Dillian Whyte is accustomed to taking risks and the heavyweight with burning ambition to claim a world title is back in the firing line against undefeated Colombian Oscar Rivas on Saturday night at the O2 Arena, the victor set to be installed as interim champion and a mandatory challenger for the World Boxing Council title held by Deontay Wilder.
That said, Wilder is expected to have a rematch with Tyson Fury early in 2020, and both will take a contest in between, leading Whyte – who has been the WBC’s No 1 contender for more than 600 days – to remain philosophical about exactly when the world title will emerge.
At best, barring injury pull-outs, Whyte could be in the waiting room until the summer of next year. Nonetheless, the 31-year-old has amassed a formidable winning streak since his sole career defeat, by Anthony Joshua in December 2015.
“I’ll believe it when we step into the ring together, whoever is the champion then,” Whyte said. “But I’ve stopped worrying about it and just carried on building. I’ve learnt what patience is about in the last two years, and why boxing politics gets in the way.
“I was born to fight, and it is the thing I am good at. They say I’m the underdog in this fight, but they have said that about me so many times.
“I’ve fought world champions, world title challengers, and they all underestimate what I have – which is a fighter’s mentality and a fighter’s heart. My life has changed through boxing, and I’m really just getting started.”
Whyte faces an undefeated, hungry adversary in Rivas, who comes with a fearsome reputation in the ring, with good head movement, fast hands, and considerable power. The match-up ought to create a riveting, explosive contest.
“Rivas looks fit, strong, he’s undefeated but he doesn’t have anything I haven’t seen before. They always say they are going to beat me, but I’m getting better with every fight, every camp,” said the Brixton fighter, who has now had 10 camps at Loughborough University under the watchful eyes of an elite sports science team, and the wizened boxing knowledge of trainer Mark Tibbs, whose father, Jimmy, is a legend in British boxing who once worked as a sparring partner for Muhammad Ali.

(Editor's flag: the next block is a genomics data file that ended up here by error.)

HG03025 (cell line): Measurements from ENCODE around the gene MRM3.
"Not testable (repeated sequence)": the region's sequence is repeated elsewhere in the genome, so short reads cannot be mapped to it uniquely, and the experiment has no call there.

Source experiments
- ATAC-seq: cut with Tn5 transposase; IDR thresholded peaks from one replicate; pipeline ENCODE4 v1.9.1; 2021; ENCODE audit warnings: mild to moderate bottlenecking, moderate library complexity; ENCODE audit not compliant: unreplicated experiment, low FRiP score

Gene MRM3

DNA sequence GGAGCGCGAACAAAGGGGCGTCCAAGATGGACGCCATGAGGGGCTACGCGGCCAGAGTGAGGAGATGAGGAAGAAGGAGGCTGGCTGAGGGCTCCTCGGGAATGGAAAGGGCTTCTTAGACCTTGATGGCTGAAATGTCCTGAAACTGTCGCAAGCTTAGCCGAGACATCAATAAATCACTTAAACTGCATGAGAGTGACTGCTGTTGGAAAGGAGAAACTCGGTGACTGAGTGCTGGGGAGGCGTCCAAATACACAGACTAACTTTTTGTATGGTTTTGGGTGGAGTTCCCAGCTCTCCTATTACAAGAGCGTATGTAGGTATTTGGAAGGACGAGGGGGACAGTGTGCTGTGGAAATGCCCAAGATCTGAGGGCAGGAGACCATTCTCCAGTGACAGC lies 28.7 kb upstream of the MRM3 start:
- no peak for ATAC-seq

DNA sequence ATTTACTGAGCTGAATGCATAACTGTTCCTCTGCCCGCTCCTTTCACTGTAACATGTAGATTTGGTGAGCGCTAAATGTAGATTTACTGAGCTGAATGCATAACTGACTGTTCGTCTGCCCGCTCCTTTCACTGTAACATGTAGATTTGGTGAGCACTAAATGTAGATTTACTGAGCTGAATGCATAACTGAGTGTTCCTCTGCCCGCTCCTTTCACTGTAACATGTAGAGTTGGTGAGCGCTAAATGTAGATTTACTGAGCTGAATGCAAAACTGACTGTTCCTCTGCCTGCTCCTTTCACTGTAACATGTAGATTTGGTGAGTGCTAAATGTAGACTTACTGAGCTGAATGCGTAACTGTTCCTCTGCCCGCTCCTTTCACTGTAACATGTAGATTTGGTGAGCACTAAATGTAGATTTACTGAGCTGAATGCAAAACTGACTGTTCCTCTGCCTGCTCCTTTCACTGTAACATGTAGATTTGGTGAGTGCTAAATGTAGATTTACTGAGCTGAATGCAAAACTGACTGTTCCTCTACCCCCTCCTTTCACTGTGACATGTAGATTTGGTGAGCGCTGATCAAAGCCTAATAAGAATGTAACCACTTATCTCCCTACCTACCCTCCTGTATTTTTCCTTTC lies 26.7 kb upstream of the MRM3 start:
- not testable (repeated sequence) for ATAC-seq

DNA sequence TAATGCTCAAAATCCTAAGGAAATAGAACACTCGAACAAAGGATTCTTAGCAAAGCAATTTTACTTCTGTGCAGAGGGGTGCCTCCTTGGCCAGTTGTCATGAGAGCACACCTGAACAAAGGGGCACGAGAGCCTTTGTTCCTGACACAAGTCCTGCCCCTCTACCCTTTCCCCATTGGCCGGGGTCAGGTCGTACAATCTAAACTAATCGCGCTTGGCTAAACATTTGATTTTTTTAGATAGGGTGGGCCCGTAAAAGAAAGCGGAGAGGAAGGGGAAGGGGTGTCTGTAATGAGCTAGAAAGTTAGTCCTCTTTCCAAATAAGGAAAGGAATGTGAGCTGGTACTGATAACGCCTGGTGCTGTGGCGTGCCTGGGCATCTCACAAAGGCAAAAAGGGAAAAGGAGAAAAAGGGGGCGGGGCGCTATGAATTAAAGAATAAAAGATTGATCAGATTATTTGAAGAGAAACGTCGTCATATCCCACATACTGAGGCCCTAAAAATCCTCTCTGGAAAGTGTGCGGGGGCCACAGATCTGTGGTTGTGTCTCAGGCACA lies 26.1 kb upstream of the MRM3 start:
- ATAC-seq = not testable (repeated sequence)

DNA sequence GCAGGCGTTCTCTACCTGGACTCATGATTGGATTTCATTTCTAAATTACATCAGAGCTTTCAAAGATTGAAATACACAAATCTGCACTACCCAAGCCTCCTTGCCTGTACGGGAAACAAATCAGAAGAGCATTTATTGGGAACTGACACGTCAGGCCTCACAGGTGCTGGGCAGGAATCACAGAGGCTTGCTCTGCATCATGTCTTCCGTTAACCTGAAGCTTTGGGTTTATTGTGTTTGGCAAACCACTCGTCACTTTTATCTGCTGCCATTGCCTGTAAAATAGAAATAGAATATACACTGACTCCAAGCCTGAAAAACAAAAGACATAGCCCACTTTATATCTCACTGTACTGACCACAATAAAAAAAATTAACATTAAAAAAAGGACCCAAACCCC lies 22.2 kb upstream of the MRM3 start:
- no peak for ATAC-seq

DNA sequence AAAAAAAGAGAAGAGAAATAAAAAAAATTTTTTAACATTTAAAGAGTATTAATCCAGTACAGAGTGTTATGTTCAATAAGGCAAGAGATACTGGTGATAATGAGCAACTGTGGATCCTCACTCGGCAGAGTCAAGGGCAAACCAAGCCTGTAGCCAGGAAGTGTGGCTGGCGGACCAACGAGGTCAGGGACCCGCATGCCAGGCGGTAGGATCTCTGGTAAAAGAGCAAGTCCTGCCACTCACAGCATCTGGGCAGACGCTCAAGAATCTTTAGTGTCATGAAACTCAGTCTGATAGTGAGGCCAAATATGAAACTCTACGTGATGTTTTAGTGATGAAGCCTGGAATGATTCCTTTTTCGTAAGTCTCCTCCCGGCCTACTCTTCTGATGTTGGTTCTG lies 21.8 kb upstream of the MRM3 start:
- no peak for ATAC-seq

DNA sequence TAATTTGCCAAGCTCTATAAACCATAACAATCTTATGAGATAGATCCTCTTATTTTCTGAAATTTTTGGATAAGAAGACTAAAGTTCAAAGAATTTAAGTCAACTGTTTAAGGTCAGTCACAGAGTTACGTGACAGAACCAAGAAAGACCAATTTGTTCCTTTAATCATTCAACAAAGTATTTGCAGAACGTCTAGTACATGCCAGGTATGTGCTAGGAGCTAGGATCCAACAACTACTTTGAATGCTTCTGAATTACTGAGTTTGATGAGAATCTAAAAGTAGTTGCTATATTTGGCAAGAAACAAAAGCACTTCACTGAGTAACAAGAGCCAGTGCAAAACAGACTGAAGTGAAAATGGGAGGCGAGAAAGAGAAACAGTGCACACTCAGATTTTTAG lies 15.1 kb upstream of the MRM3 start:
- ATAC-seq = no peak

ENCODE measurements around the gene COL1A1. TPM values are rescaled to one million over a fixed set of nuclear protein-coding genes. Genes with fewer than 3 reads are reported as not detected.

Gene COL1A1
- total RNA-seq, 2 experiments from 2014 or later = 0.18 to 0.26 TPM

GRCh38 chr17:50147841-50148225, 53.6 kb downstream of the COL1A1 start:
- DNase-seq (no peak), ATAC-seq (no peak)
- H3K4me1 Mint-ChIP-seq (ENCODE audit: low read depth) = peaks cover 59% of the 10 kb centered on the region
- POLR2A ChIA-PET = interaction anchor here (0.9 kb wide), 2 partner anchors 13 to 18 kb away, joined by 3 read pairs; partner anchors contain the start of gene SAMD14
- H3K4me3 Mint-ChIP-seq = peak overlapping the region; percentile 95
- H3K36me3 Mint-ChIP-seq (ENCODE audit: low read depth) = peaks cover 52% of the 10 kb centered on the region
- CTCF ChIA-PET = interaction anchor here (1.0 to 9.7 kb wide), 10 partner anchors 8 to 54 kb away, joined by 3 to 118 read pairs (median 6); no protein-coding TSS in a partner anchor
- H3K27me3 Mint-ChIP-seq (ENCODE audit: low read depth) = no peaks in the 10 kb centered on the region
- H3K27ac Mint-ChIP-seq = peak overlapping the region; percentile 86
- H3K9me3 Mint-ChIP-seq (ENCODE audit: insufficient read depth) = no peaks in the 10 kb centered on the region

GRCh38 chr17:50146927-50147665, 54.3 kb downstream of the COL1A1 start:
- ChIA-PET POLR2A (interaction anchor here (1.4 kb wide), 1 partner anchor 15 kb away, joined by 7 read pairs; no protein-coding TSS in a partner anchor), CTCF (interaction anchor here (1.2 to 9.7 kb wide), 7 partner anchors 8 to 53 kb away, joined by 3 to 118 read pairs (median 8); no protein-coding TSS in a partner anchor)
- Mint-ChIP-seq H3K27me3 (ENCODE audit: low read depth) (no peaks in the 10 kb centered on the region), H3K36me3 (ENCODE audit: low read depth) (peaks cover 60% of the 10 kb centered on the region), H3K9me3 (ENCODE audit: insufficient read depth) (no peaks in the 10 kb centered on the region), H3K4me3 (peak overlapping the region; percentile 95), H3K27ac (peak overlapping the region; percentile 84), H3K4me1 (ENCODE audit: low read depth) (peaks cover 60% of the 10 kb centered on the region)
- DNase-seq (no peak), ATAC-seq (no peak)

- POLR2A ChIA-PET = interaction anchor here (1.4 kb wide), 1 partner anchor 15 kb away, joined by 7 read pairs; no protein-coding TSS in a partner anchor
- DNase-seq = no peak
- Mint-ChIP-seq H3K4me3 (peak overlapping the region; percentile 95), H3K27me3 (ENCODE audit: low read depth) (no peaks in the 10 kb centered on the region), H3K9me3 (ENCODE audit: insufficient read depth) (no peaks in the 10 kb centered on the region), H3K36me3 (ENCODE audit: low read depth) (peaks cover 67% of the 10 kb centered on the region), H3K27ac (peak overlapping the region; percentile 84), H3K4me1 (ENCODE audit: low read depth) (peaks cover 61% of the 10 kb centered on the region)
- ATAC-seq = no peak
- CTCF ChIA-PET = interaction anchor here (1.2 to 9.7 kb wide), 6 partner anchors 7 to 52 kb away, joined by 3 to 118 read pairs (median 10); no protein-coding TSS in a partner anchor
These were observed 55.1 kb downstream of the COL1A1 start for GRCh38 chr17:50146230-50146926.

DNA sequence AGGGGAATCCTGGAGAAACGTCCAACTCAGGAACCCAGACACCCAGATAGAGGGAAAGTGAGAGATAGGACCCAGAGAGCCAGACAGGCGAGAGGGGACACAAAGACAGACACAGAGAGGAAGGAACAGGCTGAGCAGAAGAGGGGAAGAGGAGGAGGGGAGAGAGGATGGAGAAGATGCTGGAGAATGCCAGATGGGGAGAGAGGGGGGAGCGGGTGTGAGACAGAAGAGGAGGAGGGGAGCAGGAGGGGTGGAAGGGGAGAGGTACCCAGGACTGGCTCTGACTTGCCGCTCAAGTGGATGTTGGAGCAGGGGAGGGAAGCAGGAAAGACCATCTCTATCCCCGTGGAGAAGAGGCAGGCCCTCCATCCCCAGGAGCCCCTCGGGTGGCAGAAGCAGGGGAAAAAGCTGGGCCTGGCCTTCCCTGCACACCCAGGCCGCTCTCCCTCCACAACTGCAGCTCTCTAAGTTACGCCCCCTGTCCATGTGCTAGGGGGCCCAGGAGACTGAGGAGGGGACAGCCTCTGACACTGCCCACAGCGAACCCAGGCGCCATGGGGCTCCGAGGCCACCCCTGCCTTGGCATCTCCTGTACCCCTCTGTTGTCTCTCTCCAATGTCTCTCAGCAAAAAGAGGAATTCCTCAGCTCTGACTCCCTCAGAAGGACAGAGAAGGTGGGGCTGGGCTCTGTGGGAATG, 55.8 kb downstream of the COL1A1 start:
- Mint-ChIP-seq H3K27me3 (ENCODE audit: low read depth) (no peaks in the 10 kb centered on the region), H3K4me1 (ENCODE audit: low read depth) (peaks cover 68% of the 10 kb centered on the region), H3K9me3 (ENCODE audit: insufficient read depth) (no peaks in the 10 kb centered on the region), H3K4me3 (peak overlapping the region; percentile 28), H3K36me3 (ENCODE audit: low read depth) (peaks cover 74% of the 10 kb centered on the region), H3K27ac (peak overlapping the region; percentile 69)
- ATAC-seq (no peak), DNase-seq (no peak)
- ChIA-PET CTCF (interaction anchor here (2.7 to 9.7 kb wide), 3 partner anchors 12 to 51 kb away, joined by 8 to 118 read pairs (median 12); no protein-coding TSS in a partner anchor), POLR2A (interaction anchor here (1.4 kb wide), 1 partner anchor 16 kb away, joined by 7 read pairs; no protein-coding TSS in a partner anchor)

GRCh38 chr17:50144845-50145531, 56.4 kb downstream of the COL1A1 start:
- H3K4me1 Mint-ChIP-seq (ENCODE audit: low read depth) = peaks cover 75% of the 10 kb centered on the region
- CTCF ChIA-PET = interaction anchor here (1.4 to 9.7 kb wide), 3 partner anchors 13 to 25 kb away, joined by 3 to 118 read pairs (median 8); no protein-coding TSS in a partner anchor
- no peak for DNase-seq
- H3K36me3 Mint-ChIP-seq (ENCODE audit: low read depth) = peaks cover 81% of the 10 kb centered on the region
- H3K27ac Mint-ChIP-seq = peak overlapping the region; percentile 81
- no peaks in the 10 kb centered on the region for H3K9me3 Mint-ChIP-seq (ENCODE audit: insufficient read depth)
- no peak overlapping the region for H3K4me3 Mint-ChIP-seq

“The strength and conditioning team up at Loughborough have helped me to become the best version of me, my legs were once skinny things and I know I have it in me to beat all of these guys out there,” Whyte said.
I expect Rivas to draw Whyte into exchanges early, and given the excitement generated in the Londoner’s victorious contests last year against Lucas Browne, Dereck Chisora and former world champion Joseph Parker, this ought to be no different.
Whyte spent the first 12 years of his life in Kingston, Jamaica, in genuine hardship, and his teenage years in London, before he first tried his hand at kickboxing, saw him become a tearaway in street fights. This is another, different era in his life and “The Body Snatcher” has become a consummate heavyweight, whose cv suggests that he should win tonight by late stoppage, possibly through his famed left hook as Rivas tires, or by a narrow points margin.
There are two other intriguing heavyweight match-ups on the O2 card. Two former world title challengers clash when popular British fighter Chisora faces Artur Spilka, of Poland, in a well-matched contest, while a domestic dust-up is set to take place between Dave Allen and David Price, the resurgent Doncaster man Allen being dangled the carrot of a fight with former Olympic champion Alexander Povetkin on Aug 31 if he can defeat 6ft 9in Price.
Both fights are hard to call, though a triumph for Allen would be heralded as a something of a Rocky movie story. “I had a gambling problem, mental health issues and was contemplating retirement before I knocked out Nick Webb almost to the day a year ago at the O2 Arena,” Allen said. “But four victories later, boxing has transformed my life.”
Joshua, meanwhile, pledged that he will come back and regain the three world title belts he lost in a shock defeat by Mexican-American Andy Ruiz Jnr on June 1 in New York.
“True failure is in quitting. I don’t think you should give up when you meet a blip in life,” said Joshua through his YouTube channel. “Ruiz. I feel like I can get it right. That’s why I want to take this rematch. My ambition in boxing at the minute is to be two-time heavyweight champion of the world.”